In China, for’ex, although a difficult example because of One Child Policy, birth rates drop in ’59-’79 and only after this happens does urbanisation rate increase (https://chinademocracy.weebly.com/uploads/2/7/7/5/27750207/1129904_orig.jpg). You also see much earlier in the ’50s this drop of the birth rate after declines in death rate, then a spiking birth rate after the Great Leap Forward (https://en.wikipedia.org/wiki/Great_Chinese_Famine#/media/File:Birth_rate_in_China.svg).

    Of course, there were demographic niches before this general population transformation which bucked the general trend. Ashkenazi Jewish groups had relatively low child mortality and high birth rates for a while, working out to higher population growth. I expect that’s is probably due to good fortunate to enter into economic niches – first finance, then more general urban burghers – which tended to be exploding in 2nd millennium Europe (as much of northern and eastern europe transitions to more sophisticated economy). Before reconverging with the general population more recently.

    (Again compare to a Chinese agricultural worker, not in an exploding niche, who might want to have lots of children to offset high deaths among them when infant and child mortality were high, but who’d have to worry about whether there’s enough land for all his children and enough money to meet the brideprice, if all his sons survived.)

    I don’t think there’s any evidence that I know of that the urban populations had lower fertility in pre-modern Europe, relative to the mortality rate or otherwise. There may be some effect of urbanisation or education, but I don’t think the consensus is that its a major driver.

    On the topic of the contribution of European marriage pattern to fertility though, would say that it does tend to be those countries within that late marriage zone today that have moved to higher birth rates outside marriage (and teen pregnancy) – 50% in France, 1% in Japan! Maybe tradition of late marriage linked to earlier discarding of marriage as pre-requisite to childbirth?

  30. What is the possibility that the fear of syphilis or threat of such diseases made some religions adopt celibacy for their knowledge classes? One would want the most wise person of their group to be sane and not be driven mad by syphilis or such?

  31. Like, it doesn’t seem to be that it’s urbanisation (or that there is a values change or change of focus of life with urbanisation), more that just as people’s children stop dying they stop having as many. Urban or rural.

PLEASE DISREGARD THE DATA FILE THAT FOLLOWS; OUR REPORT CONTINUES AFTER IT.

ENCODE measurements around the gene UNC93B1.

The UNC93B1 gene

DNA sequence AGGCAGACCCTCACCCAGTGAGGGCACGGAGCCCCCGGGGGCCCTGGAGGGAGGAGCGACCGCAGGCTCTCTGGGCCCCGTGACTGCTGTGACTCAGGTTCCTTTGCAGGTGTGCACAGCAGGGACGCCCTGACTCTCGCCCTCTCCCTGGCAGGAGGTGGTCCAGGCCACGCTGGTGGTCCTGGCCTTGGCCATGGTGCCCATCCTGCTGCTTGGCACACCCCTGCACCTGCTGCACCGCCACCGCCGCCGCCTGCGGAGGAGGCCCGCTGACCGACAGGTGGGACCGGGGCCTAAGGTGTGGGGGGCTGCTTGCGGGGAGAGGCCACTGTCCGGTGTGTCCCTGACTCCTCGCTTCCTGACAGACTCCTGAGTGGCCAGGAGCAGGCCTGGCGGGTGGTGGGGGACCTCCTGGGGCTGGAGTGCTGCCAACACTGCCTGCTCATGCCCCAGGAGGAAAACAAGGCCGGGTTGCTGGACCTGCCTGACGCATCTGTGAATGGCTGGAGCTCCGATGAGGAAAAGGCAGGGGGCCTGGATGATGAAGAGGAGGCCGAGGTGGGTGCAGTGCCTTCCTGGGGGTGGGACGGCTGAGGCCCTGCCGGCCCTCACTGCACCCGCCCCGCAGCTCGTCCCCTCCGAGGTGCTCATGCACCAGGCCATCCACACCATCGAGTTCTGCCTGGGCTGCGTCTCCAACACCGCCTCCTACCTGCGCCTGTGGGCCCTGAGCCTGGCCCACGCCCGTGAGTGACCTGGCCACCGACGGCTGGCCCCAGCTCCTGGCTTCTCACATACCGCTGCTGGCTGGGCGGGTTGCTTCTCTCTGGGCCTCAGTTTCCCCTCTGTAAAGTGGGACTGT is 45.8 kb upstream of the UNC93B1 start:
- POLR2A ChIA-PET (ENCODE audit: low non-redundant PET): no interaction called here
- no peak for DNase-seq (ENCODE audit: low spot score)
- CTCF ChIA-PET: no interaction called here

Internet search is your friend:

    https://www.ncbi.nlm.nih.gov/pmc/articles/PMC2834382/

    https://www.jstor.org/stable/2769969?seq=1#page_scan_tab_contents

    http://pubs.iied.org/pdfs/10653IIED.pdf

    https://www.jstor.org/stable/41487428?seq=1#page_scan_tab_contents

    To summarize, there is a persistent fertility gap between rural and urban areas in Europe as well as in nonwhite countries, including East Asia… even after medical improvements, etc. are isolated out. Urbanization and women’s education lower fertility significantly. The statistical data are pretty clear.

  32. Syphilis was “imported” from the Americas (a kind of exchange with smallpox) – if anything, it was after the discovery of America (and the appearance of syphilis in Europe) that celibacy begins to be contested in the Western Christianity.

  33. “Urbanization and women’s education lower fertility significantly. The statistical data are pretty clear.”

    That has a lot to do with what kind of “education” you get. Its more of an ideological issue than something else. But since “education” in that context usually means modern Western indoctrination, rather than something else, its true on a worldwide scale. I would say that education in general might lower birth rates in women, but certainly not the way it does. Thats a question of ideology and values, social and economic incentives before anything else.

    In the occidental sphere, the change was not as big because the “traditional values” were deconstructed by the Catholic church already. Even among farmers many children were much more of an economic issue than in other world regions where the descendents had more of an intrinsic value and the connection to and respect for the ancestors was much deeper and stronger than in Christian Europe.